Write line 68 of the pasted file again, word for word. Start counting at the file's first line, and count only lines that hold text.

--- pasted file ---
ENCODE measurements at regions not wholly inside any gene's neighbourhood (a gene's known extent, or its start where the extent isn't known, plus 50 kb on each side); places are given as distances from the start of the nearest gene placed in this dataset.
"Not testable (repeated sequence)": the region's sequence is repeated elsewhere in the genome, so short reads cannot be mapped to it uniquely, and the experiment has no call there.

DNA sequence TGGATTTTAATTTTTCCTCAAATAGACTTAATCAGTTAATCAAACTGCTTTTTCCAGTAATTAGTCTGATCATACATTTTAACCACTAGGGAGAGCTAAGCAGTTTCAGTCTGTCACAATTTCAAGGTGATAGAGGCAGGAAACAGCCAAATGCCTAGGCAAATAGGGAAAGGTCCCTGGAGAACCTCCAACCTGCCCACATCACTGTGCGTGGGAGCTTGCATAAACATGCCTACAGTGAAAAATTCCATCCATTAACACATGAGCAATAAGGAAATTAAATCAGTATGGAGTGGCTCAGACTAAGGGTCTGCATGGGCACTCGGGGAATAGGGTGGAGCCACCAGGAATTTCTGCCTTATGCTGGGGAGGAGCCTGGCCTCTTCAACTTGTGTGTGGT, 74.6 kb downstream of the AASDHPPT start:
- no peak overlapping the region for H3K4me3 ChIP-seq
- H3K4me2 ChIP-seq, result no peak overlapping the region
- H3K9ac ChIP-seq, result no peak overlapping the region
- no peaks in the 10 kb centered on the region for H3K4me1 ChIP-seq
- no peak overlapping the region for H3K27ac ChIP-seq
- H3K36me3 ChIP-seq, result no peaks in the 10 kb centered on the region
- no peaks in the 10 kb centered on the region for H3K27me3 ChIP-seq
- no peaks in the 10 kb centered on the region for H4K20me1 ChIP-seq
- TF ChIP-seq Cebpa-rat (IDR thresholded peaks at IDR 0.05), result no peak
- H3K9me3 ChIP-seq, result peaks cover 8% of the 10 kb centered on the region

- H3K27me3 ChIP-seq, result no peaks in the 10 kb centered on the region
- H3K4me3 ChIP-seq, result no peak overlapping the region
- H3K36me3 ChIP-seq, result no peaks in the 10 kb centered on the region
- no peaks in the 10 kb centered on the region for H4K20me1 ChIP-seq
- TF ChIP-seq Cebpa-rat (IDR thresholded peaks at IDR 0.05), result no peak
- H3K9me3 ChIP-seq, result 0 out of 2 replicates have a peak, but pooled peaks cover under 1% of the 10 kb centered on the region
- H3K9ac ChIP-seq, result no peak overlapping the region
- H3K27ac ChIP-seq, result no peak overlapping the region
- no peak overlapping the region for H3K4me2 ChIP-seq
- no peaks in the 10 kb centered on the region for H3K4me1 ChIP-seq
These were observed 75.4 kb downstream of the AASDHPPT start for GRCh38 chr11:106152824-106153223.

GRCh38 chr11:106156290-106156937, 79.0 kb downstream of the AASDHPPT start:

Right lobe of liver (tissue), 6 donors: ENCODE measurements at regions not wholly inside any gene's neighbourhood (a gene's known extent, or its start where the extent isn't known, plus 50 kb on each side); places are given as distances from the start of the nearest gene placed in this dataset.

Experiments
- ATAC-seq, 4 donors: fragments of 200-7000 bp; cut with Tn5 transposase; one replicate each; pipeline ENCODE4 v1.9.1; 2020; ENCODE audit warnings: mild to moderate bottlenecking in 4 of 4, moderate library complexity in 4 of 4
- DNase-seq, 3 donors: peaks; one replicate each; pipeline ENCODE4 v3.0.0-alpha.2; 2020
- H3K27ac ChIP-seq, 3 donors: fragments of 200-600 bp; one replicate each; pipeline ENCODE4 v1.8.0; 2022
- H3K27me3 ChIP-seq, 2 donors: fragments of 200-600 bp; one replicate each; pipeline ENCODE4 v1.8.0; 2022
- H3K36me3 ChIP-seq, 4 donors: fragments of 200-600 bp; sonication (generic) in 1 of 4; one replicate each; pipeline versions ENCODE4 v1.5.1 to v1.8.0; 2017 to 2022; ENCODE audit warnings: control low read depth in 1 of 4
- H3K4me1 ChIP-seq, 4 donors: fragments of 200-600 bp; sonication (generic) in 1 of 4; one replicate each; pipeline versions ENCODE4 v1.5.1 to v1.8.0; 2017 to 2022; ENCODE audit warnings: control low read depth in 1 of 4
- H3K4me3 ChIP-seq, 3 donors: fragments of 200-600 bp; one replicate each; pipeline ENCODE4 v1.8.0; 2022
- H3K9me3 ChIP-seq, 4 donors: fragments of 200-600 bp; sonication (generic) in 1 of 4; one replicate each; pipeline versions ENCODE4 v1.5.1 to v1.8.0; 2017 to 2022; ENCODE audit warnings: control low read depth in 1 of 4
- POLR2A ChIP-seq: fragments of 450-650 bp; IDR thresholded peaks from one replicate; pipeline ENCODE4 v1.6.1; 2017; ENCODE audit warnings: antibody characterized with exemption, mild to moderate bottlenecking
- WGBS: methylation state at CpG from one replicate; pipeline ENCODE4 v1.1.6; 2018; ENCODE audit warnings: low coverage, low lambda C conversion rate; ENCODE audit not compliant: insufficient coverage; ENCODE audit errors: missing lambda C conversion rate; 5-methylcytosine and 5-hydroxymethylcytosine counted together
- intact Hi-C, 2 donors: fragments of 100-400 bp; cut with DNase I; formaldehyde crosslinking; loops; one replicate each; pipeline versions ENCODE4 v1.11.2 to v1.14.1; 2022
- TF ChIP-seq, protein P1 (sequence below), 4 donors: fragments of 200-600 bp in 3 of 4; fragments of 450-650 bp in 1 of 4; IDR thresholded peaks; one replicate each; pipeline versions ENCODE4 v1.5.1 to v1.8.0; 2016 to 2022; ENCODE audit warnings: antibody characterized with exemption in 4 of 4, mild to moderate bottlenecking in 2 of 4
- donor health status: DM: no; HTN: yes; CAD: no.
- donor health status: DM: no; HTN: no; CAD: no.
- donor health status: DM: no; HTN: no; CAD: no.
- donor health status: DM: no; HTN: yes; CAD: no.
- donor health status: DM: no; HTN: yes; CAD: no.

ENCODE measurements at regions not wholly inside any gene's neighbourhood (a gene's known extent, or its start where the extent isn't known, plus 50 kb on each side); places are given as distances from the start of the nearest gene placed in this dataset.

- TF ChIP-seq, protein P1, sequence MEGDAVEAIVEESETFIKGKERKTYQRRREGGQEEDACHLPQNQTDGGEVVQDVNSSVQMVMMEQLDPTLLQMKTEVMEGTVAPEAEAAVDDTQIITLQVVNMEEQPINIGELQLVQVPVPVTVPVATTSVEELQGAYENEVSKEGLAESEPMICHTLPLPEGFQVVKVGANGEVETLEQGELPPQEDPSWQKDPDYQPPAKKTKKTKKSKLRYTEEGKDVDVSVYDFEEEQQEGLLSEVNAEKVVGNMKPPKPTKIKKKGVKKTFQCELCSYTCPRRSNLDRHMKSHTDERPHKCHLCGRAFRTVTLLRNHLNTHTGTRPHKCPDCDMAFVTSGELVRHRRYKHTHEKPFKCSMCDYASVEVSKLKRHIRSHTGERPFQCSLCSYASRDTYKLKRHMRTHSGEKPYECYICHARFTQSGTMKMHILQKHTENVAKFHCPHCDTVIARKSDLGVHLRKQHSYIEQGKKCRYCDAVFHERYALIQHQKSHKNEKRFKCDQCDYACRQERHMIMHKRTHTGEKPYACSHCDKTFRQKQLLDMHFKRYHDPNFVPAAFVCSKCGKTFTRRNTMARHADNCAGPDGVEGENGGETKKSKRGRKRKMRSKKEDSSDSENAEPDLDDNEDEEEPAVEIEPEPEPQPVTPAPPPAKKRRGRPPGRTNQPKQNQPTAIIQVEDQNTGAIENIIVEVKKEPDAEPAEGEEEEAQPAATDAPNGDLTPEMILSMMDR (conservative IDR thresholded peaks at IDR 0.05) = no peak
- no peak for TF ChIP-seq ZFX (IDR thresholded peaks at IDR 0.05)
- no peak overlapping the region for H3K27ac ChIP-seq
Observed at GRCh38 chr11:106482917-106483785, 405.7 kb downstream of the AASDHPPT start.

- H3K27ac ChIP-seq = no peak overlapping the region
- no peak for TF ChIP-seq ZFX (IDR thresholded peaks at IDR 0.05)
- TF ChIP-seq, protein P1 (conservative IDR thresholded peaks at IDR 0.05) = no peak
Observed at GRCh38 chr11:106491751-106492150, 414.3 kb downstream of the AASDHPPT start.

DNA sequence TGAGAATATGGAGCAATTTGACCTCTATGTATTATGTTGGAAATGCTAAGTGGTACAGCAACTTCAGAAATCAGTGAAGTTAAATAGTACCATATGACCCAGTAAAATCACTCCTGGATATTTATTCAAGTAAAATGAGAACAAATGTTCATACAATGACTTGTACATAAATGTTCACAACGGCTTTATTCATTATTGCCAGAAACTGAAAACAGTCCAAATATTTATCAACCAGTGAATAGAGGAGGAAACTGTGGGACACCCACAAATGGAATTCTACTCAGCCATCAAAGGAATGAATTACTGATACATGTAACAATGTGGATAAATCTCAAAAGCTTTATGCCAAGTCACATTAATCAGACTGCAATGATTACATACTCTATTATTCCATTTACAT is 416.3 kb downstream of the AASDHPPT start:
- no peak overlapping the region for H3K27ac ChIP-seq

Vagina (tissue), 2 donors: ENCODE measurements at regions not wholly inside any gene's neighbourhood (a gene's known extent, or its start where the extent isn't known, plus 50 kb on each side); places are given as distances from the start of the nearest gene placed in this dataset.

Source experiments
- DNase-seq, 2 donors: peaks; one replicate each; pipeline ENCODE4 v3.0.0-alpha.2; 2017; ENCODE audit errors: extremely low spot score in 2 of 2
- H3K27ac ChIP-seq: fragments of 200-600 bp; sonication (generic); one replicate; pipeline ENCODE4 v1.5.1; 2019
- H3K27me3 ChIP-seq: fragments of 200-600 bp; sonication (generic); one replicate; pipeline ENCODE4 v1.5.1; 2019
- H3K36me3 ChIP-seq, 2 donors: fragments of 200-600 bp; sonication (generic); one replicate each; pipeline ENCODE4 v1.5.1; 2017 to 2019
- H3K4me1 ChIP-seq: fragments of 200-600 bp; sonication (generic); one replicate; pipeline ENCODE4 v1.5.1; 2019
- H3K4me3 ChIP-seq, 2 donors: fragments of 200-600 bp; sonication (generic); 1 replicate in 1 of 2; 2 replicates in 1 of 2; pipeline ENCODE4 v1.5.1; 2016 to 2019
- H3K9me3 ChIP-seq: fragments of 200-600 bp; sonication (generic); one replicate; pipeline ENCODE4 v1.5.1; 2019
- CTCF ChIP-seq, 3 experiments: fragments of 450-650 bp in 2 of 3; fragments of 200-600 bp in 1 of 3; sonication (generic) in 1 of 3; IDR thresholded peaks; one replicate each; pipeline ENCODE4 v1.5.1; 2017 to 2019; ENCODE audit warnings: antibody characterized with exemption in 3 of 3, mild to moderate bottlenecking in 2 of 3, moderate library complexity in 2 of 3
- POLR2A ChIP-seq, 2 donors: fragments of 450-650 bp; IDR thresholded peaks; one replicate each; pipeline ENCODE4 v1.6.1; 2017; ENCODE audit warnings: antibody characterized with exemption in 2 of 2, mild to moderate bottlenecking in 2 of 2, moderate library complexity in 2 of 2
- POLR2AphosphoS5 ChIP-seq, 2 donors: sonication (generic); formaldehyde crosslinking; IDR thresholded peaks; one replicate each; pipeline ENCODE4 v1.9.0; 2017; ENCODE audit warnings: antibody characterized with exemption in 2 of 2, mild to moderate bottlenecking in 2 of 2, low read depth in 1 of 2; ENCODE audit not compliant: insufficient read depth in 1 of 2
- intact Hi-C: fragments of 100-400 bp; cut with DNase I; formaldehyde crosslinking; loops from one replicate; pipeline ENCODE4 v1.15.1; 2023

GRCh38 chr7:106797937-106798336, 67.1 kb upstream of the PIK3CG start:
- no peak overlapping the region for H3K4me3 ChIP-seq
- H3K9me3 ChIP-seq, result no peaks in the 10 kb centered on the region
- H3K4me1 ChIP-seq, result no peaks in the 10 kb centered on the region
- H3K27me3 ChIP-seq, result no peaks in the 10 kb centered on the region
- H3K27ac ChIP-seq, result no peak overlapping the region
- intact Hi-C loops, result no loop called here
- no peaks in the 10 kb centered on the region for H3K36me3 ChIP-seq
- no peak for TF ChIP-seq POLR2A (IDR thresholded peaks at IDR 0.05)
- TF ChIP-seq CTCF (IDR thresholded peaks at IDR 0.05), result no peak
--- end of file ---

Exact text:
- intact Hi-C: fragments of 100-400 bp; cut with DNase I; formaldehyde crosslinking; loops from one replicate; pipeline ENCODE4 v1.15.1; 2023